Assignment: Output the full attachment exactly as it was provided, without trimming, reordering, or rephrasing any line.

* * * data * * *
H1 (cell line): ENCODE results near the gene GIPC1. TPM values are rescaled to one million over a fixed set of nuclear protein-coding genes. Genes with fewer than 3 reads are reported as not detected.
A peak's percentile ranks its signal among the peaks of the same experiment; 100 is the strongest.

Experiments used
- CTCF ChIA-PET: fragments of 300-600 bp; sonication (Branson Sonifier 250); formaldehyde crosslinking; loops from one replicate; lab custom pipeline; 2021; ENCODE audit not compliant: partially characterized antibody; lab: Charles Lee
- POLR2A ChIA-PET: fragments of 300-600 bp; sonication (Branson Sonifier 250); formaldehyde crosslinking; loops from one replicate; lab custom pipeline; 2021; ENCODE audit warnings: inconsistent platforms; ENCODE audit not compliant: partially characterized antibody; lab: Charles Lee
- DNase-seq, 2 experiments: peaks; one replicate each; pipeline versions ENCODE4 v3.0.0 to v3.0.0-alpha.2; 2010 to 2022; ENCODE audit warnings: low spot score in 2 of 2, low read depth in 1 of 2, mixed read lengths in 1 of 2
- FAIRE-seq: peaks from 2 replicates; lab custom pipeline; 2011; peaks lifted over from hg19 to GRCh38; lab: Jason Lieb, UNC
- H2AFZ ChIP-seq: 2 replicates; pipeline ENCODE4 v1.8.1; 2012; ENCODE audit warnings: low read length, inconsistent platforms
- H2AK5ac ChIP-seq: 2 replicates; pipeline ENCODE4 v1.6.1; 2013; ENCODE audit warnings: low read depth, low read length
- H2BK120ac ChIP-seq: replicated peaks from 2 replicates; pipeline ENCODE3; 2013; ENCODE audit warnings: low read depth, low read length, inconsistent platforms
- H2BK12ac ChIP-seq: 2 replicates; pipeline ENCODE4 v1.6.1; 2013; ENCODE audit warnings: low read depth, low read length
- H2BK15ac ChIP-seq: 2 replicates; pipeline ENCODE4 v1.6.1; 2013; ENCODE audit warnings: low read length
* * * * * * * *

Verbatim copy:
H1 (cell line): ENCODE results near the gene GIPC1. TPM values are rescaled to one million over a fixed set of nuclear protein-coding genes. Genes with fewer than 3 reads are reported as not detected.
A peak's percentile ranks its signal among the peaks of the same experiment; 100 is the strongest.

Experiments used
- CTCF ChIA-PET: fragments of 300-600 bp; sonication (Branson Sonifier 250); formaldehyde crosslinking; loops from one replicate; lab custom pipeline; 2021; ENCODE audit not compliant: partially characterized antibody; lab: Charles Lee
- POLR2A ChIA-PET: fragments of 300-600 bp; sonication (Branson Sonifier 250); formaldehyde crosslinking; loops from one replicate; lab custom pipeline; 2021; ENCODE audit warnings: inconsistent platforms; ENCODE audit not compliant: partially characterized antibody; lab: Charles Lee
- DNase-seq, 2 experiments: peaks; one replicate each; pipeline versions ENCODE4 v3.0.0 to v3.0.0-alpha.2; 2010 to 2022; ENCODE audit warnings: low spot score in 2 of 2, low read depth in 1 of 2, mixed read lengths in 1 of 2
- FAIRE-seq: peaks from 2 replicates; lab custom pipeline; 2011; peaks lifted over from hg19 to GRCh38; lab: Jason Lieb, UNC
- H2AFZ ChIP-seq: 2 replicates; pipeline ENCODE4 v1.8.1; 2012; ENCODE audit warnings: low read length, inconsistent platforms
- H2AK5ac ChIP-seq: 2 replicates; pipeline ENCODE4 v1.6.1; 2013; ENCODE audit warnings: low read depth, low read length
- H2BK120ac ChIP-seq: replicated peaks from 2 replicates; pipeline ENCODE3; 2013; ENCODE audit warnings: low read depth, low read length, inconsistent platforms
- H2BK12ac ChIP-seq: 2 replicates; pipeline ENCODE4 v1.6.1; 2013; ENCODE audit warnings: low read depth, low read length
- H2BK15ac ChIP-seq: 2 replicates; pipeline ENCODE4 v1.6.1; 2013; ENCODE audit warnings: low read length